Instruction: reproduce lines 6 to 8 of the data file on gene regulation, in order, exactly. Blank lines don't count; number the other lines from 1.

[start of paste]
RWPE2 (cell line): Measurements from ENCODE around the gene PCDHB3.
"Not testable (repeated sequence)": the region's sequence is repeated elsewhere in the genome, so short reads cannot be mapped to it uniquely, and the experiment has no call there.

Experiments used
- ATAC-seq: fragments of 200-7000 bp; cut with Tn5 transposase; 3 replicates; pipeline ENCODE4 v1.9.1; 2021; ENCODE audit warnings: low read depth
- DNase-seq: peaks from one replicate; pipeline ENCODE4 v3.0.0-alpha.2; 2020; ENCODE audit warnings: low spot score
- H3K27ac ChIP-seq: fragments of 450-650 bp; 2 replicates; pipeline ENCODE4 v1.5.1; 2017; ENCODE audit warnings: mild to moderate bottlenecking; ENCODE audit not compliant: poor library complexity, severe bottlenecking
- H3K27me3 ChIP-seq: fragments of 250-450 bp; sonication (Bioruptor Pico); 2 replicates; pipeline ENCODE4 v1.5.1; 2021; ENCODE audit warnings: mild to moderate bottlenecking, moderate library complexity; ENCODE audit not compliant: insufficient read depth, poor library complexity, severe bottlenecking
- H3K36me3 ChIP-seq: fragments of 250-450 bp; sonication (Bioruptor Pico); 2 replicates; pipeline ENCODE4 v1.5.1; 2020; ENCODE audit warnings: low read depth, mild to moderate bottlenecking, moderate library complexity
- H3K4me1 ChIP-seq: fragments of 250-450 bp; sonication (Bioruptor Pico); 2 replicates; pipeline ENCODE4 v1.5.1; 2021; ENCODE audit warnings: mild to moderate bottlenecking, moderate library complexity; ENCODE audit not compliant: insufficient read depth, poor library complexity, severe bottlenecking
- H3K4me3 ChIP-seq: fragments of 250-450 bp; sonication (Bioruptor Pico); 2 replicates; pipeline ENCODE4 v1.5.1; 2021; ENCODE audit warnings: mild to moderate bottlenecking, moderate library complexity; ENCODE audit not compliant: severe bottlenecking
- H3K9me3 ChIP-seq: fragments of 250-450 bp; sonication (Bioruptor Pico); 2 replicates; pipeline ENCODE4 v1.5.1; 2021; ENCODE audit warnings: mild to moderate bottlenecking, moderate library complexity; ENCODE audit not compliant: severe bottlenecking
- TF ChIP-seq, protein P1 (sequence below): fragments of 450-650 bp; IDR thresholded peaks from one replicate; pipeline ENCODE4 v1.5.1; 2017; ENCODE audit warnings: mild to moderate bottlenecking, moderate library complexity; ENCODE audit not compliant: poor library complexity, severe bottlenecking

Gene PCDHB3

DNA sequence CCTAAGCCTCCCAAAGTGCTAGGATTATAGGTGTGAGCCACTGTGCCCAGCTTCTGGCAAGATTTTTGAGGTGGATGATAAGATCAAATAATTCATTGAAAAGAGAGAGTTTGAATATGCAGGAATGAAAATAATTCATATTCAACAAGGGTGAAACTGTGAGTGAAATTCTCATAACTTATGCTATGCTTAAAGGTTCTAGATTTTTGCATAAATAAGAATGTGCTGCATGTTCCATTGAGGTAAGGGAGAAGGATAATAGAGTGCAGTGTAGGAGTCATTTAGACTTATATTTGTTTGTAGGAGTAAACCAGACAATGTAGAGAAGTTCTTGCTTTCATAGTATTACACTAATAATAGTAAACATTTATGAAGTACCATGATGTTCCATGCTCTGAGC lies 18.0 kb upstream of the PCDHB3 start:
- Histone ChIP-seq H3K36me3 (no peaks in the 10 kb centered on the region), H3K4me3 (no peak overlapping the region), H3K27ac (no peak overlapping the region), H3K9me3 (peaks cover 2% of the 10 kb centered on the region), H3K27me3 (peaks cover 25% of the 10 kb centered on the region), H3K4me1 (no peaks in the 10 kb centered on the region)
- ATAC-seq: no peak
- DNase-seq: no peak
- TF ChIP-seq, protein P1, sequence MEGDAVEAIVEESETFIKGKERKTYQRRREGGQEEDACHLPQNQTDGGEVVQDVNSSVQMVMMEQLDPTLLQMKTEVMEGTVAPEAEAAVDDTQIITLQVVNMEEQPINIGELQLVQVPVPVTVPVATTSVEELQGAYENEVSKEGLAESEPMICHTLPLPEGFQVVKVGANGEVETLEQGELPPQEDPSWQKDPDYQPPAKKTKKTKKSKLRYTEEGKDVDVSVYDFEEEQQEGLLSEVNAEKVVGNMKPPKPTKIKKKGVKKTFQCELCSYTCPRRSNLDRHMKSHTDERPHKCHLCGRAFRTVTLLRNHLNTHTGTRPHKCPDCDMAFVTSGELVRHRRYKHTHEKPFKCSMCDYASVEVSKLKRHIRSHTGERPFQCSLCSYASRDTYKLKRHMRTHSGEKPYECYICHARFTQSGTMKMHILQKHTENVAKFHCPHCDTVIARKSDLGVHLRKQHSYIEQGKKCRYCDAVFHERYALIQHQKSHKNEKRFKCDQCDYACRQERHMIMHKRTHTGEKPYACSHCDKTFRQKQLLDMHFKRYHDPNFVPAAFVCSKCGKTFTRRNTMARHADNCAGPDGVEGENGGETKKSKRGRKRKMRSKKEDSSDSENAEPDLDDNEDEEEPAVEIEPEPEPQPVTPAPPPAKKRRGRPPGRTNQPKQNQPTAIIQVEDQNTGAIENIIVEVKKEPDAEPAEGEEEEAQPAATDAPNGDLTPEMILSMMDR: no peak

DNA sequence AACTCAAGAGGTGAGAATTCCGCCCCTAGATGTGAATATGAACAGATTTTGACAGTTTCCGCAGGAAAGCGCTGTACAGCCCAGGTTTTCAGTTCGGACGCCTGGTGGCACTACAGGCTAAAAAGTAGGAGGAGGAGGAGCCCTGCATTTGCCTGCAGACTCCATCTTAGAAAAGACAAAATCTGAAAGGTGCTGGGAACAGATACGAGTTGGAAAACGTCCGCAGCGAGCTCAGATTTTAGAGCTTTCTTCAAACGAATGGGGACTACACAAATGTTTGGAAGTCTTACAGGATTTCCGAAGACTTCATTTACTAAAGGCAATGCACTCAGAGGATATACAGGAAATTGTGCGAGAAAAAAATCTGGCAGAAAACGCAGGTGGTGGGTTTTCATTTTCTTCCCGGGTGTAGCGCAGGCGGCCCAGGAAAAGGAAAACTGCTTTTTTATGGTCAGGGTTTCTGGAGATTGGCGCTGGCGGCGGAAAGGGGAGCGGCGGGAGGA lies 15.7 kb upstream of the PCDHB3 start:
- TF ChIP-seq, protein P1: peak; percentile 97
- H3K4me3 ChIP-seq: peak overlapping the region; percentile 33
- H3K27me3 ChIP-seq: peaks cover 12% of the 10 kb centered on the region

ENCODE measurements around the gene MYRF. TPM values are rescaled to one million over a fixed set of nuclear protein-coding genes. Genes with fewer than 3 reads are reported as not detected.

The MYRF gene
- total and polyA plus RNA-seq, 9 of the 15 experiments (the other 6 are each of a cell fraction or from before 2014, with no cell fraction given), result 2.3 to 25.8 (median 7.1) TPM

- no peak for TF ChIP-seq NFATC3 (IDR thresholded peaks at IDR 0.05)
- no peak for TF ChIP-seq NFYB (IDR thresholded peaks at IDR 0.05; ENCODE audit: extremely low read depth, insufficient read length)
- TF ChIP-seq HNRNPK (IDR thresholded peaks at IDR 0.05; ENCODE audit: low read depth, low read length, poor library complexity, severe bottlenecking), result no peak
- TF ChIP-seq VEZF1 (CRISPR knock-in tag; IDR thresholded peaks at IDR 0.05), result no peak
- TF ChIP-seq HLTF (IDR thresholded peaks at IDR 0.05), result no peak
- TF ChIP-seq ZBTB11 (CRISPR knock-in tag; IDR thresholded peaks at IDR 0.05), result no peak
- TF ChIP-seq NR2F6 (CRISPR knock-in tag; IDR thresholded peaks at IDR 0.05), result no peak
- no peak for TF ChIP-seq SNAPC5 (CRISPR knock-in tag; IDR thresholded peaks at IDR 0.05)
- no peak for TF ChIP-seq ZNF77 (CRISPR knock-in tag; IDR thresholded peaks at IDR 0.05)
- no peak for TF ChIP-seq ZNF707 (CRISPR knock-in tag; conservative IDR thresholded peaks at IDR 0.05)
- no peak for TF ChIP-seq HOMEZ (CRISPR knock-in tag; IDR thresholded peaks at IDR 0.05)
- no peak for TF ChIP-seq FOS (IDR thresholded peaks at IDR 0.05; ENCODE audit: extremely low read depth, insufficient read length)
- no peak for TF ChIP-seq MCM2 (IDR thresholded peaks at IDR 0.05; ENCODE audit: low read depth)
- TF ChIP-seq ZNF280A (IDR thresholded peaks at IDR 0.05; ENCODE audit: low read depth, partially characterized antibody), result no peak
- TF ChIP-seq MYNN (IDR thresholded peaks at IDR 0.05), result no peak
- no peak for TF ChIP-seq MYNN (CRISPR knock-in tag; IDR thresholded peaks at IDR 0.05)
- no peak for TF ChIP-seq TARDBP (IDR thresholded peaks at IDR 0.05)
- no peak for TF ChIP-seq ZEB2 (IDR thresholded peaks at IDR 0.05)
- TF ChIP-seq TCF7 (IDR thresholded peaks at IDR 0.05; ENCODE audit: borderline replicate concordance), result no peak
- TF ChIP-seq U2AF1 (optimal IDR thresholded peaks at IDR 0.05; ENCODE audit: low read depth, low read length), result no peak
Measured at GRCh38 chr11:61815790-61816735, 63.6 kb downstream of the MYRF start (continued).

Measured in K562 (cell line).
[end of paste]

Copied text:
- H3K27ac ChIP-seq: fragments of 450-650 bp; 2 replicates; pipeline ENCODE4 v1.5.1; 2017; ENCODE audit warnings: mild to moderate bottlenecking; ENCODE audit not compliant: poor library complexity, severe bottlenecking
- H3K27me3 ChIP-seq: fragments of 250-450 bp; sonication (Bioruptor Pico); 2 replicates; pipeline ENCODE4 v1.5.1; 2021; ENCODE audit warnings: mild to moderate bottlenecking, moderate library complexity; ENCODE audit not compliant: insufficient read depth, poor library complexity, severe bottlenecking
- H3K36me3 ChIP-seq: fragments of 250-450 bp; sonication (Bioruptor Pico); 2 replicates; pipeline ENCODE4 v1.5.1; 2020; ENCODE audit warnings: low read depth, mild to moderate bottlenecking, moderate library complexity